Everyone is a winner with supply chain finance
These uncertain times in the global market call for flexibility. But to be able to respond flexibly, it is essential to have large cash reserves available. Companies and their suppliers are coming to a head as they both seek to optimize their working capital. So, what’s the answer? Reverse factoring.
The German car industry was once the shining beacon of the stock market, and served as a role model for many other sectors. Thanks to superior engineering skills, the big corporations enjoyed fantastic growth, high profit margins, and expansion into more and more countries. Suppliers benefitted from the knowledge of experts in their field and gained loyal partners. One company’s ideas would fuel another’s, and vice versa. There was a time when an economic crisis in the sector was unfathomable.
But just a few years later, top managers at automotive manufacturers and suppliers started to become agitated. Companies have been rocked by the diesel crisis, the trade war is stepping up in the Asian and US export industries, Brexit is creating uncertainty in the European Union, and billions of dollars are needed to invest in innovations such as electro mobility.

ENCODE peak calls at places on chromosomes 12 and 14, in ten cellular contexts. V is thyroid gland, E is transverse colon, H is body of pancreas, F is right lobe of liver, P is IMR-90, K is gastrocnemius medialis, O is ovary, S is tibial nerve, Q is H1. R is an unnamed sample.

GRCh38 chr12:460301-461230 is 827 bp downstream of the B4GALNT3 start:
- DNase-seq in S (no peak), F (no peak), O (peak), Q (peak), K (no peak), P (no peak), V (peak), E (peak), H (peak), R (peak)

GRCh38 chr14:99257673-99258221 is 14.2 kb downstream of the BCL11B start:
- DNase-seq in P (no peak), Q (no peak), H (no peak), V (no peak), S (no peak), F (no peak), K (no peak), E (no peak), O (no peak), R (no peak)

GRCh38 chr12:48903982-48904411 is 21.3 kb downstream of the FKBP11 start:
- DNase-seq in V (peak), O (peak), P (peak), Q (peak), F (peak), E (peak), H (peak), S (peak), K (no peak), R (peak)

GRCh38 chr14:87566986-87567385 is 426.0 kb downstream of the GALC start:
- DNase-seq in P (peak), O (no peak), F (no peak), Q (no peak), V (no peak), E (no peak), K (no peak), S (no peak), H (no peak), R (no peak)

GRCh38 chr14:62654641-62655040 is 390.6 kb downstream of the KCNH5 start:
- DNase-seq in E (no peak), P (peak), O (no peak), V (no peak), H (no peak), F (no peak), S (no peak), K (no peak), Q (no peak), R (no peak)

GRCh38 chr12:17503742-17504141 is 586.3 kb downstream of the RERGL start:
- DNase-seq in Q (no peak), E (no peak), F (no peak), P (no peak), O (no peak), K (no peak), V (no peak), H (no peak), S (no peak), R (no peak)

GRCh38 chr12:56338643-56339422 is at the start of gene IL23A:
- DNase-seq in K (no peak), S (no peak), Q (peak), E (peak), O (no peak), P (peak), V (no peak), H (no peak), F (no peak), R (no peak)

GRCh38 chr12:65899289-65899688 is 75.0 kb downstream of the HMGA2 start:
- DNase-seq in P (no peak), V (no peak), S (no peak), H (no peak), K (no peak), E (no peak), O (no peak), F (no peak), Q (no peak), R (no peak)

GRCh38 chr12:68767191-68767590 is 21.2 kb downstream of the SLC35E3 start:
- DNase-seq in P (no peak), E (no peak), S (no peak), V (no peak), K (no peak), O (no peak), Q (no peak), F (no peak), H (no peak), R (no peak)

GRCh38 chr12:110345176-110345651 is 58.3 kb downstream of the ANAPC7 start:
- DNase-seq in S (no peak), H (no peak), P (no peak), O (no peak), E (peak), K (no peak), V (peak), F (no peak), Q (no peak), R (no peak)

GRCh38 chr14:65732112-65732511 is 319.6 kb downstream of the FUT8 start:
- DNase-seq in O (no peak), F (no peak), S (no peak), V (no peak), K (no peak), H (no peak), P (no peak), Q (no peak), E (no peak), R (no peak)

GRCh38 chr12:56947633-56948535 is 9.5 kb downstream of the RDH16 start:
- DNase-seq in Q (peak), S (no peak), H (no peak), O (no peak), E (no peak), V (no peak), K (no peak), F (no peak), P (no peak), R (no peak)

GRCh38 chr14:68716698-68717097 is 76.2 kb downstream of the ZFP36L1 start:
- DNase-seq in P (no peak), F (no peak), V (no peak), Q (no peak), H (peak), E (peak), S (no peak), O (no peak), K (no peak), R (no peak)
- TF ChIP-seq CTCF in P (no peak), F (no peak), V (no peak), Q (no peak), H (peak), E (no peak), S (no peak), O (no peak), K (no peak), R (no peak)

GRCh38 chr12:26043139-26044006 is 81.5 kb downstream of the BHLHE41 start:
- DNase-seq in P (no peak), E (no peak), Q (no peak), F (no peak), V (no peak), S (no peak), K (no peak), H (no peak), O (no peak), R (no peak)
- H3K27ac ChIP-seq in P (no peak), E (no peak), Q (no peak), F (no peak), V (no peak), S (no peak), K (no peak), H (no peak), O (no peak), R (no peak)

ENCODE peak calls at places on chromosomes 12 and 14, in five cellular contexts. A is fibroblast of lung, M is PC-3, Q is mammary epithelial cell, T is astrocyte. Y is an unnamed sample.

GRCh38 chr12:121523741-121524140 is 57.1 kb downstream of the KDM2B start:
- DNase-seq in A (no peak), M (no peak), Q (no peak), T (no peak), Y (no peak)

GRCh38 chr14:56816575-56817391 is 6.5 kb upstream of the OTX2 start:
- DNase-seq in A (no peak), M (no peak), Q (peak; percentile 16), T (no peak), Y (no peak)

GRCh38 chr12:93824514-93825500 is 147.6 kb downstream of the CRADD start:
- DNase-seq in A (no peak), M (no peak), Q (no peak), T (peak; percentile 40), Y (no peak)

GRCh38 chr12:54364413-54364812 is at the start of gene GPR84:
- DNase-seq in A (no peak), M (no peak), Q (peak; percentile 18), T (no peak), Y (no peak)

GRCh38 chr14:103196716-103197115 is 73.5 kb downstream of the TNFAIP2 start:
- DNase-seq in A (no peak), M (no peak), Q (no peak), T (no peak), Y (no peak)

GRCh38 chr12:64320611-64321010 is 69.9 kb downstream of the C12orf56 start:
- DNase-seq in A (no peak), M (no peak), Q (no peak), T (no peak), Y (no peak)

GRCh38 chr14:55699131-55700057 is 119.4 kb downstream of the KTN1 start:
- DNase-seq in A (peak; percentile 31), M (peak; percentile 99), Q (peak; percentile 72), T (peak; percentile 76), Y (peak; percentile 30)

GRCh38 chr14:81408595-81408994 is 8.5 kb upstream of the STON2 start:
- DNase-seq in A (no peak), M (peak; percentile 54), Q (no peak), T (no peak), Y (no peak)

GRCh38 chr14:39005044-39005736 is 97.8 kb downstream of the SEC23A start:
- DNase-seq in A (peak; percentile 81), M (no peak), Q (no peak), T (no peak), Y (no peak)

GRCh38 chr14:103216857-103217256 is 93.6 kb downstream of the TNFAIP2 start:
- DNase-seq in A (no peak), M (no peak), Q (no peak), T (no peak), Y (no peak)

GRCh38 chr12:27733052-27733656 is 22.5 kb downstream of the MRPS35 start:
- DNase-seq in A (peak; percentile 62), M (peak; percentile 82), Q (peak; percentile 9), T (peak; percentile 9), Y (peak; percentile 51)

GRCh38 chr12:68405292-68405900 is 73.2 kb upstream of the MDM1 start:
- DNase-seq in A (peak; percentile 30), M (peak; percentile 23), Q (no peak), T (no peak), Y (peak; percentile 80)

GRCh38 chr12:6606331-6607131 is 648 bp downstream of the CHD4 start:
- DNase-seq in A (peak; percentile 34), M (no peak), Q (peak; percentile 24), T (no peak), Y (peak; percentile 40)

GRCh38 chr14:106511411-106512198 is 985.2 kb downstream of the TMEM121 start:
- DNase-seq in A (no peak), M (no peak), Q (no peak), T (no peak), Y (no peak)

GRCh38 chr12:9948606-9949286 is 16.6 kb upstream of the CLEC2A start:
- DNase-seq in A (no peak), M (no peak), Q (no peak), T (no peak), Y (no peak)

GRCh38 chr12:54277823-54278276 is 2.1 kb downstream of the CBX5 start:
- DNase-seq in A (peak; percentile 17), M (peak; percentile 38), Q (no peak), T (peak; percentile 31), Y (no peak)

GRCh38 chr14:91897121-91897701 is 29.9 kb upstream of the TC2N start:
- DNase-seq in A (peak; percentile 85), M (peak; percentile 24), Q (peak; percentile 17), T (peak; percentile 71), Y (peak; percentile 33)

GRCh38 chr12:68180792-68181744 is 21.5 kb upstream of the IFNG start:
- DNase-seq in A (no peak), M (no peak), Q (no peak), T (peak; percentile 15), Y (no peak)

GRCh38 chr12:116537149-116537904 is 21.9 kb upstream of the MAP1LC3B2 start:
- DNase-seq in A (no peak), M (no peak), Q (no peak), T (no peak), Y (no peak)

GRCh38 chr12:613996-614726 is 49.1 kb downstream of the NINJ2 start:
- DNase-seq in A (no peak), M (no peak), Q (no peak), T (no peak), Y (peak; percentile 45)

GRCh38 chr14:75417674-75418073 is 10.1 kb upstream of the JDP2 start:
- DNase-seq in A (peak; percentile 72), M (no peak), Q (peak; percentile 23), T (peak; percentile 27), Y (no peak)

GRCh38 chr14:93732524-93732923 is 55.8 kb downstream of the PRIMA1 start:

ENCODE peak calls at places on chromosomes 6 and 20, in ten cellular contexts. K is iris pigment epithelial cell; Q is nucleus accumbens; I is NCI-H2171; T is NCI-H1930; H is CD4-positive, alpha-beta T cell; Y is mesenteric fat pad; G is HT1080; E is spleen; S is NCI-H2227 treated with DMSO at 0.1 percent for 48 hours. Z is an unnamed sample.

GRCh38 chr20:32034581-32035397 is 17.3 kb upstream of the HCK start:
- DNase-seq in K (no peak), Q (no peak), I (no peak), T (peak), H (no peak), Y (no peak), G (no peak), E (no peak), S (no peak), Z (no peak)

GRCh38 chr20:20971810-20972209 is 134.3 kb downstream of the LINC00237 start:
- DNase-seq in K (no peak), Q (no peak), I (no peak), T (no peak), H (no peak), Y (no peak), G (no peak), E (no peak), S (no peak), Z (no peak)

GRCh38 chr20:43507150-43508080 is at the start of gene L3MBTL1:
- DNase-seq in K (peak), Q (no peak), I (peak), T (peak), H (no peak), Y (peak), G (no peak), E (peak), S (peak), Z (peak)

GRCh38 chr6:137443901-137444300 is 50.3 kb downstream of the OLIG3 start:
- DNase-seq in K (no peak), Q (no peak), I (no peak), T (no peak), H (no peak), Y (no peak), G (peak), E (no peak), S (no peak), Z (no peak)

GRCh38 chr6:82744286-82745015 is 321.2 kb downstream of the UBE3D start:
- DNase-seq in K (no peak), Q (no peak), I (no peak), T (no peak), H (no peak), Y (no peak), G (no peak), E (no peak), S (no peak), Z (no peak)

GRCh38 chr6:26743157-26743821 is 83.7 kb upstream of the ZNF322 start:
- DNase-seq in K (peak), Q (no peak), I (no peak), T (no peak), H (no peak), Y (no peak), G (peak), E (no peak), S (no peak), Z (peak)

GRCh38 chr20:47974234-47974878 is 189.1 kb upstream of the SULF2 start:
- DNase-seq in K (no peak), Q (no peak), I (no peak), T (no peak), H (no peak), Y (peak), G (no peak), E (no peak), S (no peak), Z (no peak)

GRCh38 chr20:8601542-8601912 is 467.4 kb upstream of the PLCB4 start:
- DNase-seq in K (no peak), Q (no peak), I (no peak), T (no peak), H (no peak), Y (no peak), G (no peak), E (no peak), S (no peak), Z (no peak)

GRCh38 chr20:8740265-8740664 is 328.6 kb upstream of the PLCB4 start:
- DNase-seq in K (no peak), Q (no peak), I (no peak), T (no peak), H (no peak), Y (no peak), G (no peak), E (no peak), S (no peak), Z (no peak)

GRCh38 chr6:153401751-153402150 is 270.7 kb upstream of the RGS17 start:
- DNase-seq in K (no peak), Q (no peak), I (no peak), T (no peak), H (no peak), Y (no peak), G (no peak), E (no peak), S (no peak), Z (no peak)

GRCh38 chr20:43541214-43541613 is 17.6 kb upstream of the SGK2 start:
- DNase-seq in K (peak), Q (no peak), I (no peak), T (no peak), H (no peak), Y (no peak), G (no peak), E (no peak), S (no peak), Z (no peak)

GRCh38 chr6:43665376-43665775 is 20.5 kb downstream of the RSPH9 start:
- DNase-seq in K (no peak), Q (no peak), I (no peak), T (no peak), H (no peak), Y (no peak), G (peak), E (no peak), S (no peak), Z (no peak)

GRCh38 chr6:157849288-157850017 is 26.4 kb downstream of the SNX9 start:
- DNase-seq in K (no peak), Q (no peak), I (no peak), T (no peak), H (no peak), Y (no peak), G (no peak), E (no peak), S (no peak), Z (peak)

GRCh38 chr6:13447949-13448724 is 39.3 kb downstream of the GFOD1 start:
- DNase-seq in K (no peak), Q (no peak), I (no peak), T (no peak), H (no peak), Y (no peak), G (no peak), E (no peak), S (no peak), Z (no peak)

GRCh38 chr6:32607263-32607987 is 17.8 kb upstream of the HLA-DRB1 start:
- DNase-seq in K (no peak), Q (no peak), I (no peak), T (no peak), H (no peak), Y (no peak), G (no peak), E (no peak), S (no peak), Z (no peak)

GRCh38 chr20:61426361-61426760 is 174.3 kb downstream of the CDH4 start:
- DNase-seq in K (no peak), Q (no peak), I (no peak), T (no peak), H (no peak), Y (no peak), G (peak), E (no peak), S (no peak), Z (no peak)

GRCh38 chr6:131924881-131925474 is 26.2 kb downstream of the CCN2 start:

Now, it is all about savings, leaner processes, and liquidity. Even in sectors with well developed supply chains and firm interdependencies between manufacturers and suppliers, nothing is possible without close cooperation based on mutual trust. This is true, not least for the automotive industry at the moment, but also for practically every sector – from the chemical and consumer goods industries to mechanical engineering.
Ultimately, it is about creating high cash reserves and low stock supplies. Investing smartly can work for companies and generate returns, despite the low interest rates. Liquid reserves are also needed for procuring at the right times, such as when the price of a raw material drops in the short term, therefore reducing risk and making procurement much more flexible.
Suppliers are also striving to create the highest possible cash reserves and optimize their working capital. Since the financial crisis, it has become increasingly difficult for SMEs to obtain a loan at an interest rate they can afford, as a result of new regulations for financial institutions, such as Basel III or the upcoming Basel IV, this makes issuing capital considerably more difficult.